In The Half Has Never Been Told, historian Edward E. Baptist reveals the alarming extent to which slavery shaped our country politically, morally, and most of all, economically. Until the Civil War, our chief form of innovation was slavery. Through forced migration and torture, slave owners extracted continual increases in efficiency from their slaves, giving the country a virtual monopoly on the production of cotton, a key raw material of the Industrial Revolution.
As Baptist argues, this frenzy of speculation and economic expansion transformed the United States into a modern capitalist nation. Based on thousands of slave narratives and plantation records, The Half Has Never Been Told offers not only a radical revision of the history of slavery but a disturbing new understanding of the origins of American power that compels listeners to reckon with the violence and subjugation at the root of American supremacy.
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Slavery's Role in Creating American Prosperity
Yes. In fact while both reading and listening to this challenging book, I continually went back several chapters to re-read and/or re-listen to it, so startling were the facts presented and the way in which they were presented.
This is a history book; the question is irrelevant.
He didn't do a great job with the accents of people whose speeches he was reading, but I give him a pass on this because the story was so absorbing that I did not care.
Please don't try to trivialize this serious book with such a silly question. If a film were ever made faithfully showing the horrible incidents of violence, rape and family destruction visited upon the slave population of early 19th century America by slave owners and traders as depicted in this book, it would be a nightmare vision which few could stomach and fewer could forget.
I was very disappointed that the New York Times did not see fit to include this book in its list of the 100 best books of 2014. It should have been on the 10 best books of 2014 list, but it wasn't there either of course. I love the United States, what it stands for, and its history. Mr. Baptist tells the underside of the story of the growth of American prosperity and economic power in the first half of the nineteenth century, which he shows to be the result of massively increased productivity in the growing and picking of cotton to feed the new mills of the Industrial Revolution through the use of the "whipping machine" of slavery and Congessional tolerance for new slave states and for interstate slave trading. He tells you a story using modern economic language and statistical analysis, for example that securitization of debt underlaid aspects of the slave trade just as it did the subprime mortgage bubble. The author combines this factual analysis with an imaginative structure and passion born of Ralph Ellison's "Invisible Man". If you love reading American history as much as I do, this is a book you absolutely must add to your list. It tells a story that really needs to be told, and really needs to be widely read and openly discussed.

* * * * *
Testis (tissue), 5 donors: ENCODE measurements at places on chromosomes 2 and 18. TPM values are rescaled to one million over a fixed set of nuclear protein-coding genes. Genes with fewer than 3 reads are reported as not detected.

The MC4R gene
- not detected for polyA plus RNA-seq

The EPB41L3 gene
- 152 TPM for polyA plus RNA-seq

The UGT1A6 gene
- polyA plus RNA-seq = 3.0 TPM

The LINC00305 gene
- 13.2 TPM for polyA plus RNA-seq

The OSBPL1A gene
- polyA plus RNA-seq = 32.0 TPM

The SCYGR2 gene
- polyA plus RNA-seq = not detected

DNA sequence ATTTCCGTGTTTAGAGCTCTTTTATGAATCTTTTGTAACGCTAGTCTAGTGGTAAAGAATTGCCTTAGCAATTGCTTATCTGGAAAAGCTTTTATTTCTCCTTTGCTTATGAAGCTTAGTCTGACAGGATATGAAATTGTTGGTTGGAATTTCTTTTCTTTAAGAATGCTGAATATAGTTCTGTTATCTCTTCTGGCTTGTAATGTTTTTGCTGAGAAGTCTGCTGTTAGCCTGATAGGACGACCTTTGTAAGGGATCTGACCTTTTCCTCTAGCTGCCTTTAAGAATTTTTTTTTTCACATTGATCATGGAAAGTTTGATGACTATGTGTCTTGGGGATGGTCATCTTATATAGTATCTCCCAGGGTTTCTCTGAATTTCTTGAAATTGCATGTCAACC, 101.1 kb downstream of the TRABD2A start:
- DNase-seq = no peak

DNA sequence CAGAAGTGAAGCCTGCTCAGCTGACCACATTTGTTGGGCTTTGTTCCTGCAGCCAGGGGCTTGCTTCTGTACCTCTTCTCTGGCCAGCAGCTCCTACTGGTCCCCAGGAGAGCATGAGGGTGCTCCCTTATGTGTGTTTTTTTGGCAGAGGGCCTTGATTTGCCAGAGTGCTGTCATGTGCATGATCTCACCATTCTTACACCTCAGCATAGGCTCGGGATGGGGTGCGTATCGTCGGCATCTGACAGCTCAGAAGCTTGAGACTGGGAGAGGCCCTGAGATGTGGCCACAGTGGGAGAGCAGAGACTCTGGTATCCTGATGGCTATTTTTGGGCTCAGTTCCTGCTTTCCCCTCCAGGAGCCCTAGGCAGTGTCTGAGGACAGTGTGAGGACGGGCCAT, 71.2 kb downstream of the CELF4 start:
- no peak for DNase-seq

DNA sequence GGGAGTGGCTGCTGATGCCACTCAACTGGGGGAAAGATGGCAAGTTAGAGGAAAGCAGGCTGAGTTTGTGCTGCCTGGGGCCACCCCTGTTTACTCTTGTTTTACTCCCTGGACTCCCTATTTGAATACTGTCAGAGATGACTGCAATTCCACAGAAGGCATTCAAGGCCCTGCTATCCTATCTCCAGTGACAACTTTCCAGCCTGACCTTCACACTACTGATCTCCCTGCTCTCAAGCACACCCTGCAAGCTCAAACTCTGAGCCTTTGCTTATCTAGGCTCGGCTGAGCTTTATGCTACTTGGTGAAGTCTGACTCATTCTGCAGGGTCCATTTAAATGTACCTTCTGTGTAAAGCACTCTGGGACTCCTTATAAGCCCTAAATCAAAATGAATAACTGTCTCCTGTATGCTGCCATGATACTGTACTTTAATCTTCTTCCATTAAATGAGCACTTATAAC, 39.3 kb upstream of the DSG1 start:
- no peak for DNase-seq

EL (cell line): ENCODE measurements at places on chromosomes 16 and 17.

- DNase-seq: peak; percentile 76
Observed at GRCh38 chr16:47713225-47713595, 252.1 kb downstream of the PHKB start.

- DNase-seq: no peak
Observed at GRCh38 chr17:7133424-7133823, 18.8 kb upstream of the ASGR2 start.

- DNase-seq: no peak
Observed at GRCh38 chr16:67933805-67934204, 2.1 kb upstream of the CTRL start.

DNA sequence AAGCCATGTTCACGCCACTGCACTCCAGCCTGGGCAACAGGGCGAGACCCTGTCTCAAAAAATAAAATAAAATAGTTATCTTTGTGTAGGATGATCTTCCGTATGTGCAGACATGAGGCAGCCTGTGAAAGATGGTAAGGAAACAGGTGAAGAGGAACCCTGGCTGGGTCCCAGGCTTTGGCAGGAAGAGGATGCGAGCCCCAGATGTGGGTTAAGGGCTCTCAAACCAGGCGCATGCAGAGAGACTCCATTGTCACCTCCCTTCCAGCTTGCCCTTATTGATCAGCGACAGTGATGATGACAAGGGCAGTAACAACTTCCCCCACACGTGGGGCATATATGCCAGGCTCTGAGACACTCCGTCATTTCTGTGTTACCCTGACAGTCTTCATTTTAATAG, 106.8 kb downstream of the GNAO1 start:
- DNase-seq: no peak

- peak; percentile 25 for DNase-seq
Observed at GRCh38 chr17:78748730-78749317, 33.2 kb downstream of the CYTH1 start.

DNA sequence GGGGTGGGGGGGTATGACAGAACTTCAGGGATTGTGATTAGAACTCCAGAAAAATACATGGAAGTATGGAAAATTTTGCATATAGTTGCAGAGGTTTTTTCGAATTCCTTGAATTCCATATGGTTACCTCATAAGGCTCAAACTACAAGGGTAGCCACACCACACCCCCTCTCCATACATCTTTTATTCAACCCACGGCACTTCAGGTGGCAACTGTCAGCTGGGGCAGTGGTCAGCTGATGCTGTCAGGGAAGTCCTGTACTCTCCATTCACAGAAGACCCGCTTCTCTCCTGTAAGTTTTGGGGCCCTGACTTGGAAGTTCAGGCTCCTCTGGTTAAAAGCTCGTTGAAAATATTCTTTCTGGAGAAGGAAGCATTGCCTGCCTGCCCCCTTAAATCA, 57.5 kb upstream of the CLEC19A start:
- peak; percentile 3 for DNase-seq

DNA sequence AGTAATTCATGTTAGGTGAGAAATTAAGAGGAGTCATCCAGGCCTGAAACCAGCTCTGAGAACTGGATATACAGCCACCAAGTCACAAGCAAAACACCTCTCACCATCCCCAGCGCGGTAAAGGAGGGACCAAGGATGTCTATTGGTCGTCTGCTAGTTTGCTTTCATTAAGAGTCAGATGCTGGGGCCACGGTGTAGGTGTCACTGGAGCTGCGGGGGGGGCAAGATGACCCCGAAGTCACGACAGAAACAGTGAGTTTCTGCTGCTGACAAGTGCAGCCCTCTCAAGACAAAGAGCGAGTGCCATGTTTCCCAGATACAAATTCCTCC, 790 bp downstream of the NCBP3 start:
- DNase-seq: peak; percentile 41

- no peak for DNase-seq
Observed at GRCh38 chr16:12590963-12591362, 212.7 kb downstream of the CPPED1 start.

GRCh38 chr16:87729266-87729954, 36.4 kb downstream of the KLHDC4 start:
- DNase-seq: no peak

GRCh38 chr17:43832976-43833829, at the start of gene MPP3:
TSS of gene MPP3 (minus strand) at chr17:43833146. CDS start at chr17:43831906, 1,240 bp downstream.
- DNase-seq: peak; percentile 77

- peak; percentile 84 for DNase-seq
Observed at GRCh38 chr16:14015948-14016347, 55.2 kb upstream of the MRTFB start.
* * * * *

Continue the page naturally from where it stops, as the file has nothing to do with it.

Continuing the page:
- Steve Winnett
outstanding, beautiful work of history
This book is a new interpretation of the U.S. antebellum period that powerfully combines the reality of slavery, the economics of the internal slave trade, international trade & the industrial revolution (first in the UK and later in New England), financial innovation & speculation, and banking. Baptist is able show how absolutely central slavery was to the American economy in the 19th century, north and south.
The sections that described how southern cotton planters & their overseers actually industrialized manual cotton cultivation to achieve a tripling and quadupling productivity in the field.
The narrator is outstanding, he does well with great written material.
- D. Littman "history buff"